Playing on the past 

When Kim Carney's mother was diagnosed with Alzheimer's disease and needed to go into care, the Michigan playwright took that experience and carved out a plot. Moonglow is her sad, poignant and mercilessly funny play about growing old and losing your mind.

Maxine is a sick and elderly woman who veers from stubborn to aggressive, and in the middle of a sentence forgets her daughter Diane's name: "You don't call me Momma and I won't call you ... whatever your name is." Maxine is much happier recalling her younger years in Detroit, which she spent at the Graystone Ballroom, drinking Vernor's and dancing the jitterbug with a young sailor who was to become her husband.

At the foster home, Maxine meets Joe, who shares his memories from long ago. They become a couple, much to the consternation of Joe's son, Greg, who is angry that his father would "cheat" on his dead mother. An anonymous couple — a sailor in '40s garb and a young girl in a period dress — re-enact scenes from the past, taking Joe and Maxine's place by dancing or flirting.

Maxine is the heart of the play. Performed by Carmen Decker, she is a demon who lives up to her son-in-law's description of "an angry bitch." But she is also bitterly funny, often because she pokes fun at others in a rich mezzo voice that can sound like a plunging elevator that stops before it hits bottom. Maxine can be unpleasant, but she is entrancing in her contrariness, as long as we don't have to live with her. Actress Decker is brilliant in capturing her highs, lows and everything in between.

The play takes us on an 11-month downward slope to the end of Maxine's life. It's sad, but Maxine leaves with the comfort of a romantic, sexual affair, wrapped in beloved memories from better years. What Carney does, though, that's even more saddening, is get us close enough to each of Maxine's and Joe's children, who are struggling to come to terms with their own pasts, and are looking for love in all the wrong places.

The ensemble cast performs as if it had been working together for years. Will Young is a spry and gruff Joe, and his son is played well by Loren Bass. Kelly Pino is damn fine as the frustrated daughter Diane (if only she would stop slapping her thighs regularly — it's an annoying mannerism). As the young Joe and Maxine, Steven O'Brien and Nora Bonner are sweet and nimble. And Casaundra Freeman makes the best of an underwritten part as Benita, the put-upon yet patient house manager.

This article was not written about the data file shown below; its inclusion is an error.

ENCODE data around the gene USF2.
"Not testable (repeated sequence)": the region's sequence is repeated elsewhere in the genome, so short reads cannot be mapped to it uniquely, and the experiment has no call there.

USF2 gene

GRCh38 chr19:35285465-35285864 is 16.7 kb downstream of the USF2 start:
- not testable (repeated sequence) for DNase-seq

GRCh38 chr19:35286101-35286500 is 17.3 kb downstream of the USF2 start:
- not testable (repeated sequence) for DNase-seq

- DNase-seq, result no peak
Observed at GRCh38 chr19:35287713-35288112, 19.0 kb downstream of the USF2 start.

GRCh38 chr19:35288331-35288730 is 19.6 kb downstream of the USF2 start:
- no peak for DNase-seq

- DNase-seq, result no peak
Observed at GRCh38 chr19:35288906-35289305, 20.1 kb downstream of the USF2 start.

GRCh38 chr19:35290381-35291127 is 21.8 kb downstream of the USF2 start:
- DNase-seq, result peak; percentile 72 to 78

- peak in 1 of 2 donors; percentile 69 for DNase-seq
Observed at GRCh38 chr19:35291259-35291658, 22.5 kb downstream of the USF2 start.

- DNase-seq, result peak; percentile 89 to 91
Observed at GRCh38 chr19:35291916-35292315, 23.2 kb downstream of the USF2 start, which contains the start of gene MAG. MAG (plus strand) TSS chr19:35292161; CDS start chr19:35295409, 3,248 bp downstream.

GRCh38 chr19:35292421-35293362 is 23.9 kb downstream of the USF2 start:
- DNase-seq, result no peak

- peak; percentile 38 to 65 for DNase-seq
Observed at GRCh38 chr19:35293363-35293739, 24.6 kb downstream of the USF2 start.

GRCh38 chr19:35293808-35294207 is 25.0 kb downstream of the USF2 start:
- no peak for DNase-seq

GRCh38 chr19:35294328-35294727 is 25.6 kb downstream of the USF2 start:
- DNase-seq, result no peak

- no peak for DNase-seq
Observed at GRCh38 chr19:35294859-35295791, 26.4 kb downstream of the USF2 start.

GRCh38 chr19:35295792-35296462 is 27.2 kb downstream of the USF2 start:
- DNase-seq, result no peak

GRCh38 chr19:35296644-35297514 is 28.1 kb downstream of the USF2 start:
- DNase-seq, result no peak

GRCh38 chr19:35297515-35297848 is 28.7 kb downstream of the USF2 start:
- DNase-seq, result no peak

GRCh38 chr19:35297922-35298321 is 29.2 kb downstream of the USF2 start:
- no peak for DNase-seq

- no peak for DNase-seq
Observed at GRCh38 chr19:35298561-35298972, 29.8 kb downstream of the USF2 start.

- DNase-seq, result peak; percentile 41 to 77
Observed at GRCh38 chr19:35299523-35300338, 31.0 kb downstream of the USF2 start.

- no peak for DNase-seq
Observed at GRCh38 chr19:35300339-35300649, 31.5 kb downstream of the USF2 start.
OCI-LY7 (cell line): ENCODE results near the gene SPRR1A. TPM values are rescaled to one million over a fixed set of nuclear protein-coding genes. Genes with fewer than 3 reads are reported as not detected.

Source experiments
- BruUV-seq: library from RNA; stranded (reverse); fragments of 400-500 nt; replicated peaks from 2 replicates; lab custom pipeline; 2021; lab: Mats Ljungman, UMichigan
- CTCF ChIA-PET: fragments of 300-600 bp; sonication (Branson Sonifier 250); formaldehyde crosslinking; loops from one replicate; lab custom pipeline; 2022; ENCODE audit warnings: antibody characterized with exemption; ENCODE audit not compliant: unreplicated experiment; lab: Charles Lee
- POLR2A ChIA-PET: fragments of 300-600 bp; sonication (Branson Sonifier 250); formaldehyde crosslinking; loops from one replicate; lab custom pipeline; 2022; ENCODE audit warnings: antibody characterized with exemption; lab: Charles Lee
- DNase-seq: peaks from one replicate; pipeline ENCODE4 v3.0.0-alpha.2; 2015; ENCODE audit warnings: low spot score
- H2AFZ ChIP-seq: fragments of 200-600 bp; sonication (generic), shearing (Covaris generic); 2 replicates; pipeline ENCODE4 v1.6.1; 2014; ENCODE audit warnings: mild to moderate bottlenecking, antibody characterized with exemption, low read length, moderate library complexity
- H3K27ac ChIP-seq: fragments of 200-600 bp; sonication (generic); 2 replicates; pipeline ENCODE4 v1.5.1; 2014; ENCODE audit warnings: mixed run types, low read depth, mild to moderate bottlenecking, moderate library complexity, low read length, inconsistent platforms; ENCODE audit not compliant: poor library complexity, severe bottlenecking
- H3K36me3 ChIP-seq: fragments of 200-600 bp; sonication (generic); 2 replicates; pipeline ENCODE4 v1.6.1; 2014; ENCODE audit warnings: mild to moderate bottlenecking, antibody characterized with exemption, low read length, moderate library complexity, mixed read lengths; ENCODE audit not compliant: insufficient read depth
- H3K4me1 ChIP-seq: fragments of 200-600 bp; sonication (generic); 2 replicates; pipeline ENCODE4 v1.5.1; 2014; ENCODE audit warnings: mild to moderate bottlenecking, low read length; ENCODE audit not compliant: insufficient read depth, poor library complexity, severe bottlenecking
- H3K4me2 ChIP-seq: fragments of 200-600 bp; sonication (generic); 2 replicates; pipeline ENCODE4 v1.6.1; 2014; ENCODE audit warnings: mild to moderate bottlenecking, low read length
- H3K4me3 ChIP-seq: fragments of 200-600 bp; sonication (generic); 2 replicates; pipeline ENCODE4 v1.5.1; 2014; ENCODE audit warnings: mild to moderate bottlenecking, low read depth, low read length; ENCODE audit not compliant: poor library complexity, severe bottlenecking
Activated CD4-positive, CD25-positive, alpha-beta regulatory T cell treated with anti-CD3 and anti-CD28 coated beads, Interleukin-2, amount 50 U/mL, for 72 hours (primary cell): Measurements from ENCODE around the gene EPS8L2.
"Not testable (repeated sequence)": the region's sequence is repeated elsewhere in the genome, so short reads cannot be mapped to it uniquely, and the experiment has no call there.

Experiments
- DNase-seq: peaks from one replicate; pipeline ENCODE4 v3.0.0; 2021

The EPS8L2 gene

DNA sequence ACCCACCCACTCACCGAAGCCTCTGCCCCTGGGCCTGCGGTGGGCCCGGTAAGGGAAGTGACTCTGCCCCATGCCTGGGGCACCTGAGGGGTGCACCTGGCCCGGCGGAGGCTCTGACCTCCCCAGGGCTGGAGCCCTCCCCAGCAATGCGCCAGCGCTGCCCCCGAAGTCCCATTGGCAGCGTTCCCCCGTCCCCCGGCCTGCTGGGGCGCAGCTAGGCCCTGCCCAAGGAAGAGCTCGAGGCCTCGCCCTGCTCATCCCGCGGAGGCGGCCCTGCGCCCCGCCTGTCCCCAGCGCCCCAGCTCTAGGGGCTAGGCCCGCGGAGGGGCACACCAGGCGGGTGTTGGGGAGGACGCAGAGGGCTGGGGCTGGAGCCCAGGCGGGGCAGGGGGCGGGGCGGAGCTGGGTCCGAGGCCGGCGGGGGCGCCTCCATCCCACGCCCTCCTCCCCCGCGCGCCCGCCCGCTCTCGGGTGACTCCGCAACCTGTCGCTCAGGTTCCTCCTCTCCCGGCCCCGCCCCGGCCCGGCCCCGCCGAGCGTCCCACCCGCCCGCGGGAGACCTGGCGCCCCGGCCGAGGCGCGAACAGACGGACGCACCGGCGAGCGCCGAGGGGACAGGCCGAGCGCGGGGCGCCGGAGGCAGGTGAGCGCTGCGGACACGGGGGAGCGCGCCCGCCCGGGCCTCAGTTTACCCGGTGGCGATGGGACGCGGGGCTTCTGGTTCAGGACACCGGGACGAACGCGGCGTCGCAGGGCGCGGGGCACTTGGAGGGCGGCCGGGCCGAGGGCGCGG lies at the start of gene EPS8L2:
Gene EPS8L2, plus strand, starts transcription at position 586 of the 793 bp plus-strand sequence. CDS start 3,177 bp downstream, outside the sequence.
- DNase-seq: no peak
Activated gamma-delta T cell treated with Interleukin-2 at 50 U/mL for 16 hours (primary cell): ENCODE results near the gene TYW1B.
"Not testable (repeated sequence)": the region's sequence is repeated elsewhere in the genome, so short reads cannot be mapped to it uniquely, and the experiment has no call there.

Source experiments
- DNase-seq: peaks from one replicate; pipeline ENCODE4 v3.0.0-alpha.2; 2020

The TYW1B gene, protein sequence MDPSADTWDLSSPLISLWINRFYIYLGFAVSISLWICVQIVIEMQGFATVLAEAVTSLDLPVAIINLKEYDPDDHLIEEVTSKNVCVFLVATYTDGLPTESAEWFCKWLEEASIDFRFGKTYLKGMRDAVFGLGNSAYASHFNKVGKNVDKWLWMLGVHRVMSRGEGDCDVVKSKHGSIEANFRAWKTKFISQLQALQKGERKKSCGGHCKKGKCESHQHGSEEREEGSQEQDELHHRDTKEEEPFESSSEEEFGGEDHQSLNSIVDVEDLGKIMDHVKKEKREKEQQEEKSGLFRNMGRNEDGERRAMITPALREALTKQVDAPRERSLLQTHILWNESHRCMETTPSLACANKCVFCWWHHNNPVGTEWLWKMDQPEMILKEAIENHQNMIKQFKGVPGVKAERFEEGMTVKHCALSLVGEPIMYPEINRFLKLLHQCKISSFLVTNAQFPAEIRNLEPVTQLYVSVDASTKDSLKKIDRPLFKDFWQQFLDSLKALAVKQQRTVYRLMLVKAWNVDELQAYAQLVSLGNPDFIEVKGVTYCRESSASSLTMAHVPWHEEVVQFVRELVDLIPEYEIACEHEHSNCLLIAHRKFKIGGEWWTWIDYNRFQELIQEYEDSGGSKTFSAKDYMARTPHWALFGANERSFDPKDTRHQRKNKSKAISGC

Carney has written a pithy play about aging that does not preach nor make judgment about the final phase of life, but instead lays it out for the audience to observe with wit and — unless you are stone-deaf or asleep — a tear or two.

Great credit goes to director Joe Posante for creating a seamless flow of action in and out of the past and between the two minimal settings of Maxine's bedroom and the television room. But the physical production is less superior: The background is two large circular swirls of color on a scrim, behind which the young sailor and his girl dance or mime events; it is effective in transporting the audience, but it's also distracting. The costuming is clumsy, especially for the young people whose clothes are ill-fitting or mismatched. And why is the couch ragged and spilling stuffing? If this were reality, the home would lose its license quicker than you can say social worker.

There are other, minor issues about the production, but what's important to consider is the play's greater arc of truth — real people are caught in the web and we are given the rare opportunity to unravel it.

 

8 p.m. Thursdays-Saturdays and 2 and 7 p.m. Sundays until March 5 at the Performance Network, 120 E. Huron, Ann Arbor; 734-663-0681.

Michael H. Margolin writes about theater and the performing arts for Metro Times. Send comments to letters@metrotimes.com

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